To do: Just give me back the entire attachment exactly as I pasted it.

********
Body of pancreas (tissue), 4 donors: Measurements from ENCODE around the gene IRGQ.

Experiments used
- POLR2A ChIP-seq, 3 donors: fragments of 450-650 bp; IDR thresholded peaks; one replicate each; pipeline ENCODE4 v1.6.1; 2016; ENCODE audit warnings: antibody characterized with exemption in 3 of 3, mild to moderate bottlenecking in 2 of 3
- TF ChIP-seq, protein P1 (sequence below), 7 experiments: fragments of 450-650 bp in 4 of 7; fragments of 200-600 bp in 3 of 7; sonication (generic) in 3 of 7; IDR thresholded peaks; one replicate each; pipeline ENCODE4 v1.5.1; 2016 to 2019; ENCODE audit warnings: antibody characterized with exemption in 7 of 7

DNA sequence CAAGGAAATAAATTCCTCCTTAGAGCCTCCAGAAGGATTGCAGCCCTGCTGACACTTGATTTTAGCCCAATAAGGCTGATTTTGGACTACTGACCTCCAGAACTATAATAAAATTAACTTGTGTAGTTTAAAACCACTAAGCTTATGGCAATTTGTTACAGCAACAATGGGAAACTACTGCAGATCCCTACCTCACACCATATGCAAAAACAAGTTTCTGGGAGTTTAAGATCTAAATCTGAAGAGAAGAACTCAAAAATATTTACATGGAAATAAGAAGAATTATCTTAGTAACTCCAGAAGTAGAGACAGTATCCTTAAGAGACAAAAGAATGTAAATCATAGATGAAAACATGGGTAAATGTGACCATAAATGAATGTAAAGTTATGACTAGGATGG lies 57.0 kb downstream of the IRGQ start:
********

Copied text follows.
Body of pancreas (tissue), 4 donors: Measurements from ENCODE around the gene IRGQ.

Experiments used
- POLR2A ChIP-seq, 3 donors: fragments of 450-650 bp; IDR thresholded peaks; one replicate each; pipeline ENCODE4 v1.6.1; 2016; ENCODE audit warnings: antibody characterized with exemption in 3 of 3, mild to moderate bottlenecking in 2 of 3
- TF ChIP-seq, protein P1 (sequence below), 7 experiments: fragments of 450-650 bp in 4 of 7; fragments of 200-600 bp in 3 of 7; sonication (generic) in 3 of 7; IDR thresholded peaks; one replicate each; pipeline ENCODE4 v1.5.1; 2016 to 2019; ENCODE audit warnings: antibody characterized with exemption in 7 of 7

DNA sequence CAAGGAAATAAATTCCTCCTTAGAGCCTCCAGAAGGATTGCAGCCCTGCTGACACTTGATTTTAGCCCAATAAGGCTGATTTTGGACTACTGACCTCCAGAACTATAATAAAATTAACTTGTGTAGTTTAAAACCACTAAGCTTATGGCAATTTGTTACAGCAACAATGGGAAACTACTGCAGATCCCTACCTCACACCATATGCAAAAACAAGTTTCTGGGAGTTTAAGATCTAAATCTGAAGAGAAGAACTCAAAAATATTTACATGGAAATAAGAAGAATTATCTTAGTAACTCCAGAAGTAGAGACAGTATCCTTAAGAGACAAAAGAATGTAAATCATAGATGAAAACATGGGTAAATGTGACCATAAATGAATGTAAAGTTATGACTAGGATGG lies 57.0 kb downstream of the IRGQ start: